A Child of the Paris Streets (1916) / The Eyes of Julia Deep (1918) (Silent)
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- Run Time: 1 hours, 42 minutes
- Video: Black & White
- Encoding: Region 0 (Worldwide)
- Released: October 15, 2019
- Originally Released: 1916
- Label: Alpha Video
Performers, Cast and Crew:
|Starring||Mae Marsh, Robert Harron & Mary Miles Minter|
|Directed by||Lloyd Ingraham|
Description by OLDIES.com:
According to historian William K. Everson, legendary filmmaker D.W. Griffith most likely supervised the production of A Child of the Paris Streets for Triangle-Fine Arts while working on his masterpiece Intolerance (1916). Director Lloyd Ingraham was a Griffith protégé, and Mae Marsh and Robert Harron were two of the most recognizable faces in his stock company. They would both feature in the "modern" segment of Intolerance, playing young lovers much as they do here.
THE EYES OF JULIA DEEP (1918): When demure shopgirl Julia Deep isn't working the exchange desk at Black's department store, she spends time reading in the vast library owned by wealthy layabout Terry Hartridge, a fellow lodger at her boardinghouse. A stock market collapse wipes out Terry's savings, making him suicidal. Julia, who has a crush on the good-looking young man, convinces him not to take his life. She gets him a job at the department store, and the two live in cohabital bliss until Lottie, a bawdy chorus girl from Terry's past, tries to lure him back into his old lifestyle. To hold on to her man, Julia goes to extreme lengths to prove she's just as desirable as any woman.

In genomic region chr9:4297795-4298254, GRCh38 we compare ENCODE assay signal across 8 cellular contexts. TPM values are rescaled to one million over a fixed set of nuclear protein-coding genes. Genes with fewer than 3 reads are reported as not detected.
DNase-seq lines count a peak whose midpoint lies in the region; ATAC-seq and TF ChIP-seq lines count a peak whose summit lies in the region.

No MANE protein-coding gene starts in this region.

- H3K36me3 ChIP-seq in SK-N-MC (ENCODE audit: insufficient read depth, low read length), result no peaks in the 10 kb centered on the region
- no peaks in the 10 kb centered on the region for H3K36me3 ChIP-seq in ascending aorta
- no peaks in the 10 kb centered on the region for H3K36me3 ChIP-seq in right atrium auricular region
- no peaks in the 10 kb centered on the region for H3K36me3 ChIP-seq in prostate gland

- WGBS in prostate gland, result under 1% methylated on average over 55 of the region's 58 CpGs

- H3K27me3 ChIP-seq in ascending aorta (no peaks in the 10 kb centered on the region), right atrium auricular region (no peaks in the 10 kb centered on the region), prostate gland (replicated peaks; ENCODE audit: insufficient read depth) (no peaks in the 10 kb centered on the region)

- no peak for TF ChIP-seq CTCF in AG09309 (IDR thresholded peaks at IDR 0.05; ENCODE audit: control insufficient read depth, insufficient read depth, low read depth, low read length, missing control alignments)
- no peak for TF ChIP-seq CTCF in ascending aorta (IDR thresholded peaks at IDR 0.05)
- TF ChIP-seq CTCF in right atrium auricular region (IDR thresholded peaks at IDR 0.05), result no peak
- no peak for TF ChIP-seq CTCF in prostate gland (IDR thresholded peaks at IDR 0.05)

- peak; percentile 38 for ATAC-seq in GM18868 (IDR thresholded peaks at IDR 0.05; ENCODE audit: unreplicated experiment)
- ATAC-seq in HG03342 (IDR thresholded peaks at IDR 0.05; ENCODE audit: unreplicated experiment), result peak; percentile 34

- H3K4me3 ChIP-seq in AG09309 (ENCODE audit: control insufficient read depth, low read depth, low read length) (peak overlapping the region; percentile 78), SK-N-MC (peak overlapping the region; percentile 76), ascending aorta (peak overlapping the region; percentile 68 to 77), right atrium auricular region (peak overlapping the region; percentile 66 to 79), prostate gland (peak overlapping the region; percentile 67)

The star of The Eyes of Julia Deep, Mary Miles Minter, was poised to become the new Mary Pickford until she was implicated in the murder of director William Desmond Taylor. Though the actress was never prosecuted and Taylor's murder remains unsolved, the ensuing negative publicity ended Minter's career. Many of her films were subsequently destroyed because of the scandal, making The Eyes of Julia Deep very rare indeed.